"Perfection" has contestants on high stools.

    Maybe if more wheelchair users were selected to appear this impression would not be generated and set adaptation could be seen. 

    Oh, it's an impression, now. Your OP had it as a certainty.

    You say "if more wheelchair users were selected", but surely it would be a more valid enquiry to ask "how many wheelchair users apply?" and take it from there, no? Surely that's better than launching into an accusation without foundation.

    The rest lies in something that this messageboard lacks: editing.

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  • Message 33

    , in reply to message 28.

    Posted by Peta (U24) on Thursday, 22nd August 2013

    Hi rainbird

    Thank you for at least coming back to explain what you meant by your initial posting.

    I can assure you that the BBC does not discriminate against wheelchair users on BBC TV programmes.

    One thing that you might like to consider is that some people who use wheelchairs might prefer the BBC to not make a big deal out of it. The BBC reporter Frank Gardner uses a wheelchair, but when he's on set it's often very hard to see that that's the case. It's entirely possible that there are more wheelchair users and people with disabilities on programmes than you can see, and they appreciate the BBC *not* making a big thing of it - "Hey look, we have a wheelchair user on our programme!" That would be crass, wouldn't it?

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  • Message 34

    , in reply to message 33.

    Posted by z4mster (U14864348) ** on Thursday, 22nd August 2013

    The BBC reporter Frank Gardner uses a wheelchair, but when he's on set it's often very hard to see that that's the case.  
    What, you mean he doesn't have neon tubes attached to his wheels, LED tipped whip aerials and a horn that plays "La Cucaracha"?

    What a let down!

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  • Message 35

    , in reply to message 34.

    Posted by saffiewalks (U11222674) on Thursday, 22nd August 2013

    Plus a big sign round his neck saying "The BBC is beastly to me" smiley - laugh

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  • Message 36

    , in reply to message 35.

    Posted by beerhead (U15819967) on Thursday, 22nd August 2013

    From what I've seen skinny, bordering on anorexic young women are very over represented among presenters on telly. Agreed disabled people people are under represented (in proportion to their percentage of the population), as are... fat people, ugly people and old people... and people with regional accents.

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  • Message 37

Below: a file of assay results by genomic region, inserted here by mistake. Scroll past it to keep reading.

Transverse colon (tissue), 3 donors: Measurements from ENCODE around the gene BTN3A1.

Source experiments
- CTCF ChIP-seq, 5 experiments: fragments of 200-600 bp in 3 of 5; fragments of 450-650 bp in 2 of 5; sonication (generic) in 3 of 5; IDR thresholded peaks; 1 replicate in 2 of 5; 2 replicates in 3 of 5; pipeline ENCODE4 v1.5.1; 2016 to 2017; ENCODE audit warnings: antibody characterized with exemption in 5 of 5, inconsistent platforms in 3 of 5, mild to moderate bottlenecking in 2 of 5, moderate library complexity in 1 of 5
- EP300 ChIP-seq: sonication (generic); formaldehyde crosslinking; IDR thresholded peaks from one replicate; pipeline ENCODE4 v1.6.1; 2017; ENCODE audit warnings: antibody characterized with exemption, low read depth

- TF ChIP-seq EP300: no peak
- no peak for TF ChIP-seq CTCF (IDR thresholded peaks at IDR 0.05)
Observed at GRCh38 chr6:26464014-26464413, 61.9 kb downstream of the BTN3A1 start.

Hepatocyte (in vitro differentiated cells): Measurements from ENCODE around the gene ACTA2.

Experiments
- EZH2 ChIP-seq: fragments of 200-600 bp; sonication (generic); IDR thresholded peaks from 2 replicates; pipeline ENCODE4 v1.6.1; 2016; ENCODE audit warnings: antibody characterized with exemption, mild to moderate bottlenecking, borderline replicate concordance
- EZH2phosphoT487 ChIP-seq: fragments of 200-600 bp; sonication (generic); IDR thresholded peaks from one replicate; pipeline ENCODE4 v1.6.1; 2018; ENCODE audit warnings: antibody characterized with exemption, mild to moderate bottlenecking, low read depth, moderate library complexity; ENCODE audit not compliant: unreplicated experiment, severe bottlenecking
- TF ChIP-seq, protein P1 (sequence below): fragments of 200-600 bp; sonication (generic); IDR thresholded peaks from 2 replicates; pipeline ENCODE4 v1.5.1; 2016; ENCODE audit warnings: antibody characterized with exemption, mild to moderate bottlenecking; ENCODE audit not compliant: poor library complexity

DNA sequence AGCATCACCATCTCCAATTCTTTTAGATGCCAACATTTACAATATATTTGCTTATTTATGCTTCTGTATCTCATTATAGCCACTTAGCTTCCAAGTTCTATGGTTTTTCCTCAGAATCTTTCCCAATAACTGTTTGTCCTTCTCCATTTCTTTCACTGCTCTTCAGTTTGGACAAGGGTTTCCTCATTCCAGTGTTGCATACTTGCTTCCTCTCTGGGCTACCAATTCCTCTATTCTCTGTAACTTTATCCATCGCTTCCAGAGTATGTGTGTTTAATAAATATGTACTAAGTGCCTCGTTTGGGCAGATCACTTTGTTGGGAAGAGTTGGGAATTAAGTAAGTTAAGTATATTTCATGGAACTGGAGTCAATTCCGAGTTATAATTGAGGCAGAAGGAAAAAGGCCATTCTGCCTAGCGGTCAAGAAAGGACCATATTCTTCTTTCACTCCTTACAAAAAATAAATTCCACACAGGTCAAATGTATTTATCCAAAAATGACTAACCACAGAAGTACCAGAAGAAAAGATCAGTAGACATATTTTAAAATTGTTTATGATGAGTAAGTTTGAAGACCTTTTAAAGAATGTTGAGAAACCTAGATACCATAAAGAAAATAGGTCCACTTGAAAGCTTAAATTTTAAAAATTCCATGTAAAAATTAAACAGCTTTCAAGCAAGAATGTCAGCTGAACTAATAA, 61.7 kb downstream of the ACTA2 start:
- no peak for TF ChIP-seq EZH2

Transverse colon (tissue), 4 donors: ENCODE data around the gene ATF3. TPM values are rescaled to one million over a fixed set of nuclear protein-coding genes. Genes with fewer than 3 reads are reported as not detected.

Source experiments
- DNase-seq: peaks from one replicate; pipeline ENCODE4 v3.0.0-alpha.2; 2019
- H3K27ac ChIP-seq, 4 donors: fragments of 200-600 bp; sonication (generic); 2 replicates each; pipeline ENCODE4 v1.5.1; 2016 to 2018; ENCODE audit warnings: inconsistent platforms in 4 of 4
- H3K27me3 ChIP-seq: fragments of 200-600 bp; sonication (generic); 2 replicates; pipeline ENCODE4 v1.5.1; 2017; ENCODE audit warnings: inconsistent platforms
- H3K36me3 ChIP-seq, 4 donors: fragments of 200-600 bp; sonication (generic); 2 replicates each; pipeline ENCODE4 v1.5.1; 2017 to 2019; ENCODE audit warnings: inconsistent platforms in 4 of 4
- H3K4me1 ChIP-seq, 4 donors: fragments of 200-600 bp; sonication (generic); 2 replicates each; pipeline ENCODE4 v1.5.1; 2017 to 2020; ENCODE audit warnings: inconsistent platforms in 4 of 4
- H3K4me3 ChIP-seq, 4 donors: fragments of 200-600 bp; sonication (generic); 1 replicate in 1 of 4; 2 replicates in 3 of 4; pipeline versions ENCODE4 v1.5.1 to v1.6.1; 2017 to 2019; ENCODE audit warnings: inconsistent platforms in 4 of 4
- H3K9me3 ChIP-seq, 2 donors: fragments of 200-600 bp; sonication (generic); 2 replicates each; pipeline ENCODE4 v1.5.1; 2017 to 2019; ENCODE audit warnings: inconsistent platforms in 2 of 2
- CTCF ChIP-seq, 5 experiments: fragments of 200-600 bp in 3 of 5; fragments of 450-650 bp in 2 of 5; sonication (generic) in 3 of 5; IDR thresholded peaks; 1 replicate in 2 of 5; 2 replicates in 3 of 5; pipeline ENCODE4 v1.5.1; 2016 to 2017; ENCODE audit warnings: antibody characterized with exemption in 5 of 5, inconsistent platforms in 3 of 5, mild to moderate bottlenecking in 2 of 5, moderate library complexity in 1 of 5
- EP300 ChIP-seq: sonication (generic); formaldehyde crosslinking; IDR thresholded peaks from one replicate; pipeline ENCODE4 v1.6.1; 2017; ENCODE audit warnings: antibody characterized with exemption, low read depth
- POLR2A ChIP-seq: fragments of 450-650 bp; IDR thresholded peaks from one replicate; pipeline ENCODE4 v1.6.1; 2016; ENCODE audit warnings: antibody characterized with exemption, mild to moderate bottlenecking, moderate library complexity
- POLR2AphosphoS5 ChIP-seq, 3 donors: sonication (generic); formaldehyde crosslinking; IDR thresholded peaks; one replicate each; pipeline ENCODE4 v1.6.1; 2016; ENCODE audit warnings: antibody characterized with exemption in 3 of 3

, in reply to message 36.

    Posted by Peta (U24) on Thursday, 22nd August 2013

    Not all disabilities are obvious, so I think it's impossible to know just by watching your TV beerbrain.

    Many disabled people do not work, for health reasons, so that also needs to be taken into consideration.

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  • Message 38

    , in reply to message 37.

    Posted by beerhead (U15819967) on Thursday, 22nd August 2013

    Haven't seen many guide dogs on tv, or deaf people using sign language being translated by a speaking person. On that subject, how about a quiz for signers with subtitles for hearing people. Think outside the box BBC, you're meant to be a public service broadcaster (which I assume includes disabled people, you can't just push them into a "minority ghetto", you should include them in mainstream tv).

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  • Message 39

    , in reply to message 38.

    Posted by Peta (U24) on Thursday, 22nd August 2013

    Why would you want to see a guide dog on TV? Gary O'Donoghue is blind but he doesn't parade his dog about, if he has one, perhaps he hasn't.

    There are lots of disabled people working at the BBC, but presenter might be a hard role for someone with, for example, hearing difficulties.

    Just because you're not aware that they're there, doesn't mean that they're not.

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  • Message 40

    , in reply to message 37.

    Posted by Rhoces (U11212688) on Thursday, 22nd August 2013

    Not all disabilities are obvious, so I think it's impossible to know just by watching your TV beerbrain.

    Many disabled people do not work, for health reasons, so that also needs to be taken into consideration. 
    You only have to watch paralympic sport to see the huge range of disabilities from physical to educational......seen and unseen.